The National Institute of Standards and Technology (NIST) has published a draft of a new guide whose goal is to provide security recommendations on deploying hypervisors.
The NIST Special Publication 800-125-A, published this week and titled "Security Recommendations for Hypervisor Deployment," was authored by Dr. Ramaswamy Chandramouli, a supervisory computer scientist in the Computer Security Division of the Information Technology Laboratory at NIST.
Hypervisors, also known as virtualization managers, enable organizations to run multiple virtual machines (VMs), consisting of operating system and applications, on a single physical host. Hypervisors are increasingly used in enterprise data centers for hosting in-house applications, and for providing computing resources for cloud services, NIST said.
The guide provides a set of 22 recommendations related to both hypervisor platform architecture, and hypervisor baseline functions.
From an architectural perspective, the aspects that need to be taken into consideration are the entity on which the hypervisor is installed (directly on hardware or over a full-fledged OS), source of support for functions like memory and processor virtualization (hardware or software), and if there is hardware support for boot integrity assurance.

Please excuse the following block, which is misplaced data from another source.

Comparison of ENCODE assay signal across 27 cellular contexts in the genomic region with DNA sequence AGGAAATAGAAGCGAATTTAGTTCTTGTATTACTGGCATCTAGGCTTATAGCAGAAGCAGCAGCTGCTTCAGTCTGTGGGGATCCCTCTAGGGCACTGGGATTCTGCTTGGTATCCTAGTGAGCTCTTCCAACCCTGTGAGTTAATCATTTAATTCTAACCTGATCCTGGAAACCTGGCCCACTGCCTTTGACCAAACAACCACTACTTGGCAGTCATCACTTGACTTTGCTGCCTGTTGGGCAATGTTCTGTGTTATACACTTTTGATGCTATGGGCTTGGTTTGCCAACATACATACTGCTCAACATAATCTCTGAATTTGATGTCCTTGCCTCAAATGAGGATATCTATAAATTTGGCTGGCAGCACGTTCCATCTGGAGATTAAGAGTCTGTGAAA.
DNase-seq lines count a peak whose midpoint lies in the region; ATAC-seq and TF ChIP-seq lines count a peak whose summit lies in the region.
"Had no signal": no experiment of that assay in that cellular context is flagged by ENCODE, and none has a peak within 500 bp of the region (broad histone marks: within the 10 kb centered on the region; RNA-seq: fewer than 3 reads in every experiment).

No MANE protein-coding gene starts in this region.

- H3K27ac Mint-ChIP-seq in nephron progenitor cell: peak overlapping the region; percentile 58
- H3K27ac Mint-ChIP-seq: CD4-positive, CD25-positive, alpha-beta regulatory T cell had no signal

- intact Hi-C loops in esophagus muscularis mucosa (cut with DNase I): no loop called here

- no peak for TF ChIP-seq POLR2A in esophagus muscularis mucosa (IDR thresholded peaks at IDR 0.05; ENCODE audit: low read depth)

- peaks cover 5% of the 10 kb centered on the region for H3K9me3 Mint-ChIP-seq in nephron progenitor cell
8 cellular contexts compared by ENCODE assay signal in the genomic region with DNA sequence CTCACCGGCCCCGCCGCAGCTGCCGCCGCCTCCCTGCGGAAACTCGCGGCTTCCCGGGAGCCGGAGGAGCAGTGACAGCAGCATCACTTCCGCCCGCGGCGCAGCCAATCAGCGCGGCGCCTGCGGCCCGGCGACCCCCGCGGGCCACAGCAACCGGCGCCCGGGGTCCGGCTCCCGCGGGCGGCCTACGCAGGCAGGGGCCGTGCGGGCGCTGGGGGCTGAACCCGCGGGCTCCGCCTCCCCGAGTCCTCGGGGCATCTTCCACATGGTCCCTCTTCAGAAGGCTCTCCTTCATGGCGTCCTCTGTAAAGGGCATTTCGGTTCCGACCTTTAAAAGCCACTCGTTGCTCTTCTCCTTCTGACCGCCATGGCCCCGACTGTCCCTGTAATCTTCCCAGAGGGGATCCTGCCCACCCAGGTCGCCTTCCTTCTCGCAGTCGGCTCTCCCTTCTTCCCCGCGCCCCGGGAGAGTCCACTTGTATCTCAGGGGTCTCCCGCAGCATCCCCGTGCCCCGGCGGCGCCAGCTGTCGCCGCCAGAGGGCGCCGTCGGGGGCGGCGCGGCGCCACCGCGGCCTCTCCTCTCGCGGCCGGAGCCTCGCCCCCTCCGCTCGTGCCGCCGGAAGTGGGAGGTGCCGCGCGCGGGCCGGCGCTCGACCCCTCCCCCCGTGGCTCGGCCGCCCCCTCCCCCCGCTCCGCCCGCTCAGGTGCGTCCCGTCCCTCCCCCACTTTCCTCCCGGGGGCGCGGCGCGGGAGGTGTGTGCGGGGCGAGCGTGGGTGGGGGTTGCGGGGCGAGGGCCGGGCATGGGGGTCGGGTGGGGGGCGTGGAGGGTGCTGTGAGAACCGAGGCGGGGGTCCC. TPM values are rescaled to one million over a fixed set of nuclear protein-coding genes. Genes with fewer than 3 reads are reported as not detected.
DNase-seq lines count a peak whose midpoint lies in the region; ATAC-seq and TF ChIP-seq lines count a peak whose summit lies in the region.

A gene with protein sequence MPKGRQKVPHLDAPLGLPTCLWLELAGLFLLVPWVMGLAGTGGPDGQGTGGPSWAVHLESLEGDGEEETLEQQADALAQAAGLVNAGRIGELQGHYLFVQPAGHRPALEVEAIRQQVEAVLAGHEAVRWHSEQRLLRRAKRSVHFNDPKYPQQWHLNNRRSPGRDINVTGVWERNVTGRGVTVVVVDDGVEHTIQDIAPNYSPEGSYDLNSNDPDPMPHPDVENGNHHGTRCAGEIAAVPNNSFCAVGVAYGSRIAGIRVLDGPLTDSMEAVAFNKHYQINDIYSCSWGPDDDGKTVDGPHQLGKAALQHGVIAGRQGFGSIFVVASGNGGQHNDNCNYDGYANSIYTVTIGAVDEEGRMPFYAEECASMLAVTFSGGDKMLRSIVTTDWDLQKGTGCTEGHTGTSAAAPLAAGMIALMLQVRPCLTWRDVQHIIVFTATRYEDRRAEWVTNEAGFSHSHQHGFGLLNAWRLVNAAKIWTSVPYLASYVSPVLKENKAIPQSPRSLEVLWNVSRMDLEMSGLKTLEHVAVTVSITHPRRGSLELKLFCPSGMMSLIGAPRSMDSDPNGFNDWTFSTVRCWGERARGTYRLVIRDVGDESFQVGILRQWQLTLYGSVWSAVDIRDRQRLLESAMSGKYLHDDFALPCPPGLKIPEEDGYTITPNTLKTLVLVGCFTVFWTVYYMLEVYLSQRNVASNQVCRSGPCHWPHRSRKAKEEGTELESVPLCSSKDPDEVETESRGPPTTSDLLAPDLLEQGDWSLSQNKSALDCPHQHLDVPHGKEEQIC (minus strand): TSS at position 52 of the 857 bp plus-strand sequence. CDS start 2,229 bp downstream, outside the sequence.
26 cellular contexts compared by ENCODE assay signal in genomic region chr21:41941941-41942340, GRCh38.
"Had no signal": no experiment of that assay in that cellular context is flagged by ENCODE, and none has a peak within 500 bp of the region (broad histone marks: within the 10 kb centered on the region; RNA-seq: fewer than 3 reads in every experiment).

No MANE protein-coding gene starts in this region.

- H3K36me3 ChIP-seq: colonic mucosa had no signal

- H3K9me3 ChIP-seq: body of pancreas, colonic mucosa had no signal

As far as baseline functions are concerned, they consist of execution isolation for VMs, device emulation and access control, execution of privileged operations by the hypervisor for guest VMs, VM lifecycle management, and the administration of the hypervisor platform and software.
"The security recommendations with respect to hypervisor platform architectural choices merely highlight the ease of providing security assurance (due to size of at tack surface, the size of trusted computing base (TCB) and hardware - assisted virtualization functions) in one architectural type compared to another and not with an intention to endorse any particular class of products," the draft said.
"The security recommendations with respect to baseline functions are in terms of configuration choices, that ensure the secure execution of tasks performed under any of the five hypervisor baseline functions," it added.
NIST encourages experts to check out the draft of the paper and provide feedback. Comments can be sent to firstname.lastname@example.org until November 10, 2014.
At the Black Hat USA 2014 security conference, Bromium researcher Rafal Wojtczukdisclosed the details of multiple vulnerabilities affecting Oracle's VM VirtualBox. Wojtczuk warned that while hypervisor vulnerabilities are relatively rare, they do exist and they can pose a serious risk to enterprises if they are neglected.